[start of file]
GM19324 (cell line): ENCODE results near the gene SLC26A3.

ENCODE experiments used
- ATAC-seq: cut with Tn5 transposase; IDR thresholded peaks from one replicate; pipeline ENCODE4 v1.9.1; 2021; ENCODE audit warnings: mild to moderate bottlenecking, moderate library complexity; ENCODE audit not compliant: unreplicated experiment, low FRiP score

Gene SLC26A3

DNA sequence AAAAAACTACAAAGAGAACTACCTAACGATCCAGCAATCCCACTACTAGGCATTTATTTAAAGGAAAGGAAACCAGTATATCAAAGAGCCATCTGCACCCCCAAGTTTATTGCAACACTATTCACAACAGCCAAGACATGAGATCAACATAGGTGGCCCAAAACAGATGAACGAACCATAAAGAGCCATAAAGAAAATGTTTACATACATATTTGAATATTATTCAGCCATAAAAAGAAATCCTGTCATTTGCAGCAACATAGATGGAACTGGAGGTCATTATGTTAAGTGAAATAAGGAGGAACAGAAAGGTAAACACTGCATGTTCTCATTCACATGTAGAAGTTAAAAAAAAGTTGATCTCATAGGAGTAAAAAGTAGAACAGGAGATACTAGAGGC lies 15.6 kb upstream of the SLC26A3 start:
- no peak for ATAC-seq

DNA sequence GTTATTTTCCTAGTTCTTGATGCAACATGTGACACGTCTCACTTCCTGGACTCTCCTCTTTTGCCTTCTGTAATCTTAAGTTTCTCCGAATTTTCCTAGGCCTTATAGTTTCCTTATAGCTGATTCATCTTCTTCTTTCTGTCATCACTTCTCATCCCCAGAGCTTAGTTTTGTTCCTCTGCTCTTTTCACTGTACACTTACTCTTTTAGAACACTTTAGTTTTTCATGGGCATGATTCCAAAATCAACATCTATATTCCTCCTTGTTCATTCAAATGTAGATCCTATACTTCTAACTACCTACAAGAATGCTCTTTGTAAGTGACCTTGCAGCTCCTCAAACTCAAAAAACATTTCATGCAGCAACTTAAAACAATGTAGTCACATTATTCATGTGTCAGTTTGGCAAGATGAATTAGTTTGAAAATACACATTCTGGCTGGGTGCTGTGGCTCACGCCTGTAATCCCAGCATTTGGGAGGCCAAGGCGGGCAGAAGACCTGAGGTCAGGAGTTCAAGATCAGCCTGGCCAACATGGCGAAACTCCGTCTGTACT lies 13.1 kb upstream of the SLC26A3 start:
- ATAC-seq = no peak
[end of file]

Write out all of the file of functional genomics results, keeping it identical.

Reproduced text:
GM19324 (cell line): ENCODE results near the gene SLC26A3.

ENCODE experiments used
- ATAC-seq: cut with Tn5 transposase; IDR thresholded peaks from one replicate; pipeline ENCODE4 v1.9.1; 2021; ENCODE audit warnings: mild to moderate bottlenecking, moderate library complexity; ENCODE audit not compliant: unreplicated experiment, low FRiP score

Gene SLC26A3

DNA sequence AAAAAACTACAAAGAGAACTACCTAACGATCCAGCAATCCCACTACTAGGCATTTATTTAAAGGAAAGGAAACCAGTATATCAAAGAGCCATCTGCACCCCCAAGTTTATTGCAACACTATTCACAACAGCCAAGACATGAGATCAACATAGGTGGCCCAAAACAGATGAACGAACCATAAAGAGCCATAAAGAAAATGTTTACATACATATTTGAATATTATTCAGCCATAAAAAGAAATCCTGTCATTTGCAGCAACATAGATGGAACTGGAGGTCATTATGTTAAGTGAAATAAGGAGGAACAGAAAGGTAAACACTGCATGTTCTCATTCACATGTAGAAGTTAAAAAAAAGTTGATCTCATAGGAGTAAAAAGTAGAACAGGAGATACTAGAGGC lies 15.6 kb upstream of the SLC26A3 start:
- no peak for ATAC-seq

DNA sequence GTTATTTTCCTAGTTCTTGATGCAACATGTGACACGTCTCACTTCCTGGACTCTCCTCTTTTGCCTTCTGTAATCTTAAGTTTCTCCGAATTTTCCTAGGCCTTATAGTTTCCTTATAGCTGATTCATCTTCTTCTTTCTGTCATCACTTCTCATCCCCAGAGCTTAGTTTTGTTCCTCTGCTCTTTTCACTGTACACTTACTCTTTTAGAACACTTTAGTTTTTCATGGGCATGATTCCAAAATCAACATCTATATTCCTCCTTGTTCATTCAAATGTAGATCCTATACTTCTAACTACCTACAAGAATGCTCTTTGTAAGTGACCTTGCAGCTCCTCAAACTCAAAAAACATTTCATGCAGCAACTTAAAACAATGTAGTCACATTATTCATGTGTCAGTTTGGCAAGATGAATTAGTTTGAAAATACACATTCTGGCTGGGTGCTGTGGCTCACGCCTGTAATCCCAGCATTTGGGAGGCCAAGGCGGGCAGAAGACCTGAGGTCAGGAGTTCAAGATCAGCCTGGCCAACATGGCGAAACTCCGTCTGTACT lies 13.1 kb upstream of the SLC26A3 start:
- ATAC-seq = no peak